The Rally Mode provides the opportunity of playing a single stage, a single rally event or an entire championship. When you choose to drive on a single stage, you are able to choose any of the thirteen rally events; hand pick a particular Special Stage that you want to drive on; select a time of day from noon, dawn, dusk or random; which of the four categories of WRC you would prefer to race in; and your selection of any professional rally driver, co-driver, team and car from the WRC category you have chosen. When you choose to drive in a single rally, you will be presented with the options of taking your pick from any of thirteen rally events consisting of six Special Stages; choosing a one, two or three day calendar with each day consisting of two Special Stages; which of the four categories of WRC you would prefer to race in; and your selection of any professional rally driver, co-driver, team and car from the WRC category you have chosen. When you choose to drive in a championship, you will be presented with the options of the length of the championship including a short championship with three rally events each consisting of six Special Stages, a medium length championship with seven rally events each consisting of six Special Stages, a long championship with ten rally events each consisting of six Special Stages or a complete championship with thirteen rally events each consisting of six Special Stages; modifications are allowed, so you can change the order of rally events or repeat the same rally event over and over again if you have a particular preference, so you can choose a short championship and add one more rally event to it for a total of four Special Stages, rather than a pre-set total; choosing a one, two or three day calendar with each day consisting of two Special Stages; which of the four categories of WRC you would prefer to race in; and your selection of any professional rally driver, co-driver, team and car from the WRC category you have chosen.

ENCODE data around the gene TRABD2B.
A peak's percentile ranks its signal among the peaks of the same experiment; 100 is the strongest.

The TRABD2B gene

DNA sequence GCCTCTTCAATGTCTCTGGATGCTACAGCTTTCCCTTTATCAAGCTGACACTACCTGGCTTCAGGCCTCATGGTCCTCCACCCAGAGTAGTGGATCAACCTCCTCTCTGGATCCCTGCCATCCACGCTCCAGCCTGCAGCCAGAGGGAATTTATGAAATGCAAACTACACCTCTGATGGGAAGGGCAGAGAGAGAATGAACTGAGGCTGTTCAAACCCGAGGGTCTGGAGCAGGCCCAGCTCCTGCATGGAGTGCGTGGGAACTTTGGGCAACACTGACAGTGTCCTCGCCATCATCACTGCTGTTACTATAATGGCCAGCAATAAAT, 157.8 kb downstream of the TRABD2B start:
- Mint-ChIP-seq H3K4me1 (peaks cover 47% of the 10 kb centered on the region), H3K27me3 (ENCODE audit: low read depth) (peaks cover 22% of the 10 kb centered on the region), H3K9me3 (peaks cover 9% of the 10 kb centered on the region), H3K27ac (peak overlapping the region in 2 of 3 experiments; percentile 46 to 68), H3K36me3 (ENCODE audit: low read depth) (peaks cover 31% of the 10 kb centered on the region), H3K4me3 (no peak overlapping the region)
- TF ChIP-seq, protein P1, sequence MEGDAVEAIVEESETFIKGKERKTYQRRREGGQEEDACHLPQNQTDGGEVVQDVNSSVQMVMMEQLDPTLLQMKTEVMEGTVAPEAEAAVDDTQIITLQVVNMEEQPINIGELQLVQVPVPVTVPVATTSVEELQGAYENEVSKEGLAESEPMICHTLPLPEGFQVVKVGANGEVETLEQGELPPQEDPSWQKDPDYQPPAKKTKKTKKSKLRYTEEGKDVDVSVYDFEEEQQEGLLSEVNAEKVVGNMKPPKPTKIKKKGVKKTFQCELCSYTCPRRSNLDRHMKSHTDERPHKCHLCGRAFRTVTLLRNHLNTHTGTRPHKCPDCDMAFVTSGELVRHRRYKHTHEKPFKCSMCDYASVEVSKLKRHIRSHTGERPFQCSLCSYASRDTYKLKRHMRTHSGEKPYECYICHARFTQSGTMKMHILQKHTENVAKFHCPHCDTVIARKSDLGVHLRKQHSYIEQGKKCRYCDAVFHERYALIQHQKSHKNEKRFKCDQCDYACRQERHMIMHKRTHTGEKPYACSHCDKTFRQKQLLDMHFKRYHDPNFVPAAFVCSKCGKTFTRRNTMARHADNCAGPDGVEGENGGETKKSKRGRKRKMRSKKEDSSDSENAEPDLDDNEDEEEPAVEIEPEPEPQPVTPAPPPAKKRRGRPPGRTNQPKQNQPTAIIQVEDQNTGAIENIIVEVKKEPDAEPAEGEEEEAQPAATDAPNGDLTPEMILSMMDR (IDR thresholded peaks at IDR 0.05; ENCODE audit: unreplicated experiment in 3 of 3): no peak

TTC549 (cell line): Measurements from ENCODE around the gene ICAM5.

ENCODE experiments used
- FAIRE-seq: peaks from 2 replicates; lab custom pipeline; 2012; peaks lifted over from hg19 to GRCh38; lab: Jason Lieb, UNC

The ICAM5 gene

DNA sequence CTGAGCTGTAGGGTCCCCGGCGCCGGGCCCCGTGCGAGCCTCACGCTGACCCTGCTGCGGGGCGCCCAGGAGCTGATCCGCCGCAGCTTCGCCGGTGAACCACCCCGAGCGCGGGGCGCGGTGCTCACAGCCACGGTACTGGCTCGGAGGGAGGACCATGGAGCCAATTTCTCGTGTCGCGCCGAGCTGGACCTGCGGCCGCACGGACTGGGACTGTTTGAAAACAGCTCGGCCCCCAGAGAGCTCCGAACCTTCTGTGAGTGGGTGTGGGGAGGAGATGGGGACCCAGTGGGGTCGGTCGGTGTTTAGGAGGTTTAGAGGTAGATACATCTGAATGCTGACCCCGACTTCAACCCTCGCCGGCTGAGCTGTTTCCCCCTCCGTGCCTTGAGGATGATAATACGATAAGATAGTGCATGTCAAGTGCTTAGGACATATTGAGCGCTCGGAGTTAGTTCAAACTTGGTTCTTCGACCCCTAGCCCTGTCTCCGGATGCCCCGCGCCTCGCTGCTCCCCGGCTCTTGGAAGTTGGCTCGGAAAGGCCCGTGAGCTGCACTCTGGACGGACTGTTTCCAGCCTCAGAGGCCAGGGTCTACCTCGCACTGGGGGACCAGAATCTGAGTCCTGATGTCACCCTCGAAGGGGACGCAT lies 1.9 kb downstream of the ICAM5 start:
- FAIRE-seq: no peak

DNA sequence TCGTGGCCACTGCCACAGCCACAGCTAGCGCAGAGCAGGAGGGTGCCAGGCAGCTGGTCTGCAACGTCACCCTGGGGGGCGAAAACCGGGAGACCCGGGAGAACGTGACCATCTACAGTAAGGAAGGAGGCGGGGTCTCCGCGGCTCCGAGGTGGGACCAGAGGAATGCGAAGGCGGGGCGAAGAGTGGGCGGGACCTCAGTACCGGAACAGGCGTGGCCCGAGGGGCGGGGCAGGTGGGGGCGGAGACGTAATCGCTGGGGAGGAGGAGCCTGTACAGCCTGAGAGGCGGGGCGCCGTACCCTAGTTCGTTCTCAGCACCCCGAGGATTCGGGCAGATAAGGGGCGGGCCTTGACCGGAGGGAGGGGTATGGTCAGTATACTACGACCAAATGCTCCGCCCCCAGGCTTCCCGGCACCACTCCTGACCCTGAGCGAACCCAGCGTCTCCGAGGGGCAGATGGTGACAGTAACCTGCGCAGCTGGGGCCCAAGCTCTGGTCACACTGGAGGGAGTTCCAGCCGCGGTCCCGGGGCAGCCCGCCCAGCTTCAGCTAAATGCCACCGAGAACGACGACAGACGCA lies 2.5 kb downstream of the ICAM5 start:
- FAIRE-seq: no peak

WRC 4 contains all of the official licenses, which comprises of thirteen rally events situated in various locations around the world including: Monte Carlo; Sweden; Mexico; Portugal; Argentina; Greece; Italy; Finland; Germany; Australia; France; Spain; and Great Britain with each of the thirteen rally events consisting of six Special Stages that vary in length with the smallest stages lasting for around one mile to the longer stages that last upwards of three miles. There are 65 professional drivers with their co-drivers including the legendary nine time consecutive champion Sebastien Loeb and former Formula 1 driver Robert Kubica; 55 teams such as Citroen, Ford, Mini Cooper, Hyundai and Volkswagen; and 16 cars including the Citroen DS3 WRC, the new Volkswagen Polo R WRC and the Hyundai i20 WRC-Test Car, which will be making its debut in the 2014 championship. All of the cars are available to view from the showroom as you are selecting your car, so you can look at the intricacies of every car with the ability to zoom in or out and pan around the car.